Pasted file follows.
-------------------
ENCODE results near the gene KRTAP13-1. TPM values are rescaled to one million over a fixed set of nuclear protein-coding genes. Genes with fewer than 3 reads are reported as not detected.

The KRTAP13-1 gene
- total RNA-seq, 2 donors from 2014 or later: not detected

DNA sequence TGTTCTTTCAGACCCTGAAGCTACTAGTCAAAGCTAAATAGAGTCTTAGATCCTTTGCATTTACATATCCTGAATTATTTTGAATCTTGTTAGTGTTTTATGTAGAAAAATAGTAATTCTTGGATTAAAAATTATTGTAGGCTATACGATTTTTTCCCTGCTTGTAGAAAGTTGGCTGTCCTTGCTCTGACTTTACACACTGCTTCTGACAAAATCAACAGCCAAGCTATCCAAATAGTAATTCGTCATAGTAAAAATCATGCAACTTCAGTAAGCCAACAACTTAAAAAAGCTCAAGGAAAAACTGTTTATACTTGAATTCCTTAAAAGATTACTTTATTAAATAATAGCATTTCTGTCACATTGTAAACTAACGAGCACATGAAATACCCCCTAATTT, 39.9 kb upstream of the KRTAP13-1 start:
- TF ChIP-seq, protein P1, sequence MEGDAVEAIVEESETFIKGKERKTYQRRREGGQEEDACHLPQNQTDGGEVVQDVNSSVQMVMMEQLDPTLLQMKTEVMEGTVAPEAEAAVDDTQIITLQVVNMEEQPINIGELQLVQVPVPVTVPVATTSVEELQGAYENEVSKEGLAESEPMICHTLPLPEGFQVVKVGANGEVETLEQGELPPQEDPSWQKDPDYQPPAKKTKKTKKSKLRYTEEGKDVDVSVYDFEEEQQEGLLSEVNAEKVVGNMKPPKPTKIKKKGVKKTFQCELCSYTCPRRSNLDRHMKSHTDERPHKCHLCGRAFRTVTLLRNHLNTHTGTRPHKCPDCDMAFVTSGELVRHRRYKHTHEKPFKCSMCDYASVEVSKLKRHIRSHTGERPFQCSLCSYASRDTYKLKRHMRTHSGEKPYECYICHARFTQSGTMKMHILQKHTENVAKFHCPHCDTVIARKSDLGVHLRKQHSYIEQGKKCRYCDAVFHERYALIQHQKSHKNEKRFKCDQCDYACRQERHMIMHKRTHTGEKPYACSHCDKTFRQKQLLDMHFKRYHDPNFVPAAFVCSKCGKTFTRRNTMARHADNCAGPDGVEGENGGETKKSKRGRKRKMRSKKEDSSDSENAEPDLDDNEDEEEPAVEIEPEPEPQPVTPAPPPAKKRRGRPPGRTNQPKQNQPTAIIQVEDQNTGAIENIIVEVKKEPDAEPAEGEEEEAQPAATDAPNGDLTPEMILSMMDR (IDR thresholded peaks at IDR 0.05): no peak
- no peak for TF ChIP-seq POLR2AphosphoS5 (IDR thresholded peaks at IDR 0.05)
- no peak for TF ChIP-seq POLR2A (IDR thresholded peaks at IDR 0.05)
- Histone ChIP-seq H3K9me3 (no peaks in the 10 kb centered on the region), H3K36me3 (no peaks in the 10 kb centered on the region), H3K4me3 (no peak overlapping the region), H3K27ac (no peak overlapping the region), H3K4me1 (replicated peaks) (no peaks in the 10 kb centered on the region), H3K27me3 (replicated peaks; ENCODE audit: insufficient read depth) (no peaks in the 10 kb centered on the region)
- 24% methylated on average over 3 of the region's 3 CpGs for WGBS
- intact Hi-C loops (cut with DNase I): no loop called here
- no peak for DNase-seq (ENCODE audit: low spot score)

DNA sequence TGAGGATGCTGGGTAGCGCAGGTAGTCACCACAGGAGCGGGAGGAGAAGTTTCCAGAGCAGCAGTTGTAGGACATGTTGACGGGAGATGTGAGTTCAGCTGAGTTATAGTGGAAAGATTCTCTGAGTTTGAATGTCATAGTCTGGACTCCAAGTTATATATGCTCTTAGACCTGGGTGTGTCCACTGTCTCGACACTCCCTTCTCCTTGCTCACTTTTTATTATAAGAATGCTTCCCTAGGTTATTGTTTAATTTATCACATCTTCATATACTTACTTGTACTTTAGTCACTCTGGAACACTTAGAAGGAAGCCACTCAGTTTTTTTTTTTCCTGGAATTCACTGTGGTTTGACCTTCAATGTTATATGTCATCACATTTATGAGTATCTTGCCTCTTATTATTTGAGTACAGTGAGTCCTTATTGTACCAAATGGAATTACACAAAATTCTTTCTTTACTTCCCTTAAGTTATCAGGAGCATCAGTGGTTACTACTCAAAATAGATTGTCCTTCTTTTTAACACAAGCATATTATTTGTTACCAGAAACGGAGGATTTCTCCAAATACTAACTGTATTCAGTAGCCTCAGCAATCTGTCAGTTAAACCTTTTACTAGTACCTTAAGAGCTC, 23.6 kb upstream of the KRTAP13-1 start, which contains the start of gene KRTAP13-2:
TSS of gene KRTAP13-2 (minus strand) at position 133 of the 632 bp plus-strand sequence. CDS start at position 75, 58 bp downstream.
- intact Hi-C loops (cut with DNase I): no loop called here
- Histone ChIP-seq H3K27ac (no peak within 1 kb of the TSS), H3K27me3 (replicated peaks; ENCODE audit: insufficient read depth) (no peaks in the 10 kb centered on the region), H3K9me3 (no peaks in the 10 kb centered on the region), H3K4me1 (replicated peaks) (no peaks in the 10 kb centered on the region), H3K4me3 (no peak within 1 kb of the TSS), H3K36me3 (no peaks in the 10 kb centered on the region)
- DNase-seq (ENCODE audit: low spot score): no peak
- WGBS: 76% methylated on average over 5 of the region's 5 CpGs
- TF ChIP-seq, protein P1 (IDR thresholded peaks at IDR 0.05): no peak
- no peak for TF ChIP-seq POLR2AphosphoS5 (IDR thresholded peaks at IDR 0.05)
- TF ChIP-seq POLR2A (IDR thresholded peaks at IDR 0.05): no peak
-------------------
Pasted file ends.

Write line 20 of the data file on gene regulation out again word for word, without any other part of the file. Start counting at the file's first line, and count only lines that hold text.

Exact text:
- TF ChIP-seq POLR2A (IDR thresholded peaks at IDR 0.05): no peak